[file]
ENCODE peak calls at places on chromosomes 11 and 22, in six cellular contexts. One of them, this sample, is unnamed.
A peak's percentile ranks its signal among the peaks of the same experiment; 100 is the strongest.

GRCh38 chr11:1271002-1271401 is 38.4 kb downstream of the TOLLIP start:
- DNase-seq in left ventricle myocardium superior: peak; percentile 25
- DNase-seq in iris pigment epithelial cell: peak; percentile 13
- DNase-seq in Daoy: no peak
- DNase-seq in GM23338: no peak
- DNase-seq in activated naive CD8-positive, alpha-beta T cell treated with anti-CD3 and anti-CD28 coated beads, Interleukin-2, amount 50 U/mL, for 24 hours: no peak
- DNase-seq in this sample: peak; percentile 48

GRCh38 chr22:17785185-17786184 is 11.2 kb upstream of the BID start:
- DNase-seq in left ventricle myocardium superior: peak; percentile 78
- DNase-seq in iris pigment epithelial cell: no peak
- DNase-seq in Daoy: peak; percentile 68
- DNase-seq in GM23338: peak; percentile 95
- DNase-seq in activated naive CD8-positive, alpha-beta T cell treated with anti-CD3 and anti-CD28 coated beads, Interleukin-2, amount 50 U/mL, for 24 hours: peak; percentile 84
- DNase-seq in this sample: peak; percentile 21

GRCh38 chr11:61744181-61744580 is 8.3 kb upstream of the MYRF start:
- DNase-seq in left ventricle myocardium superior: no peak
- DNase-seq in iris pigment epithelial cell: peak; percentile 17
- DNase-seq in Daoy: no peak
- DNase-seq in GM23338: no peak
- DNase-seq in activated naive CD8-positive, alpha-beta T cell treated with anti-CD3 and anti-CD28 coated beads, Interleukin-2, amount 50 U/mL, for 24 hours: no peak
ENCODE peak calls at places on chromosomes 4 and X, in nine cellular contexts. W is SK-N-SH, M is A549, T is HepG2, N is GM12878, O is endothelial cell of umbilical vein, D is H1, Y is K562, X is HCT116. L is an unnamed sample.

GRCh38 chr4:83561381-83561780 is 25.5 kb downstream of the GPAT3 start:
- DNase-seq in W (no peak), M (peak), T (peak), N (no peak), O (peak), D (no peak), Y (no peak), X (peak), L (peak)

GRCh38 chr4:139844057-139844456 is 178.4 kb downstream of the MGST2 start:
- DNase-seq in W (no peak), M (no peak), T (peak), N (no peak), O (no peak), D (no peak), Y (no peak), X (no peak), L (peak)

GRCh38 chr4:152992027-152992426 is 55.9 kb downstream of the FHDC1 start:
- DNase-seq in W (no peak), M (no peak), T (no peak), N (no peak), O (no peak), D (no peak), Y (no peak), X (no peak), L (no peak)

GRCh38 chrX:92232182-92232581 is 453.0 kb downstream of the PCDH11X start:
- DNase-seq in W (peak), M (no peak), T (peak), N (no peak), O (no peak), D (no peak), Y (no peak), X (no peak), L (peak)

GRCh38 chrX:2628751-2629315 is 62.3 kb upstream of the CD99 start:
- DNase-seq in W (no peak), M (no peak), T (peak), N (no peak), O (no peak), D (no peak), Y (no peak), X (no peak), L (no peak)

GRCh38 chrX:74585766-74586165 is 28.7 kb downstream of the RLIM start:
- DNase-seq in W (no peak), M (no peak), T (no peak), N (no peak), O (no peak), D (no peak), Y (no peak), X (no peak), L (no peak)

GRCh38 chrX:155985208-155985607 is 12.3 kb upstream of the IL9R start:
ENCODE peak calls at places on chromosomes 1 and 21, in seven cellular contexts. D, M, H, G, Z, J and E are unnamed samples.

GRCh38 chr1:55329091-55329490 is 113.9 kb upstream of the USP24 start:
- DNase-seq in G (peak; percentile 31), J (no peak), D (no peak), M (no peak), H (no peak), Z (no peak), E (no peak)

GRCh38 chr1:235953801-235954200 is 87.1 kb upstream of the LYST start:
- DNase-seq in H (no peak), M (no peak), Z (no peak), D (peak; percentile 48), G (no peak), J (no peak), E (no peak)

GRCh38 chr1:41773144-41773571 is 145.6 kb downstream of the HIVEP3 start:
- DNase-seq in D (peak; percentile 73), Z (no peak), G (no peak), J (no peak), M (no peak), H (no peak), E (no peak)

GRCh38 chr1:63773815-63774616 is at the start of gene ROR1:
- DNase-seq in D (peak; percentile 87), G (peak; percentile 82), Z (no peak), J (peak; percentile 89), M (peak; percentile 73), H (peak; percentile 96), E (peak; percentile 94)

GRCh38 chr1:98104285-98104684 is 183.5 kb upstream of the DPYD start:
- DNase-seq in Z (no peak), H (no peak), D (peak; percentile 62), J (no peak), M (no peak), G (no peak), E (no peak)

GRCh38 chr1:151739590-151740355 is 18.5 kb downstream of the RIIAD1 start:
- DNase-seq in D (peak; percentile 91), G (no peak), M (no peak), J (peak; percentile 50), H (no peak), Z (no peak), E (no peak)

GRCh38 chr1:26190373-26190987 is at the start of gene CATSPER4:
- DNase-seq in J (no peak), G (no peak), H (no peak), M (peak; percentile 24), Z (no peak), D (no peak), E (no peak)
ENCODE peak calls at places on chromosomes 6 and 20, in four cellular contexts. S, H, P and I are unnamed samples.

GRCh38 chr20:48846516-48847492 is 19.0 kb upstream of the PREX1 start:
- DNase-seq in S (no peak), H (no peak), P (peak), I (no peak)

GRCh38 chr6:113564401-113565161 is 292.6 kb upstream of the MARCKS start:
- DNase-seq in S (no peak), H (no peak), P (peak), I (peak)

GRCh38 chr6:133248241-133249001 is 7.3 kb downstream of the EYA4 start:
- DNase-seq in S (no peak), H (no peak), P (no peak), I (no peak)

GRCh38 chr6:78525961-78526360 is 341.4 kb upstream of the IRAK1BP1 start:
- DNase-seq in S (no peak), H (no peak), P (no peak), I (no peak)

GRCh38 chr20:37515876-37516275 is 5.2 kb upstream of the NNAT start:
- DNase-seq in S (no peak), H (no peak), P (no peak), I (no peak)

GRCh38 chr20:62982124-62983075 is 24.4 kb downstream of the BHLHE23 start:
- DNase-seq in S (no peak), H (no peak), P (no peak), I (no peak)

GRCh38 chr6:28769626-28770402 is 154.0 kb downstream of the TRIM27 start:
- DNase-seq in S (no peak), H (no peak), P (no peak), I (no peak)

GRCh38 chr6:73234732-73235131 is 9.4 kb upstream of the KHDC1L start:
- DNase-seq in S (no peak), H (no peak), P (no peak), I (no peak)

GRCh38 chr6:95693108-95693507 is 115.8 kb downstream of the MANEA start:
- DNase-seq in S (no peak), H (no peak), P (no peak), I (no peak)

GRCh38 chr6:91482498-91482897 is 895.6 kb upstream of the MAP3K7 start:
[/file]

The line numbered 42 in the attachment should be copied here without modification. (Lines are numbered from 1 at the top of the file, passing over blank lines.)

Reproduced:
GRCh38 chr1:41773144-41773571 is 145.6 kb downstream of the HIVEP3 start: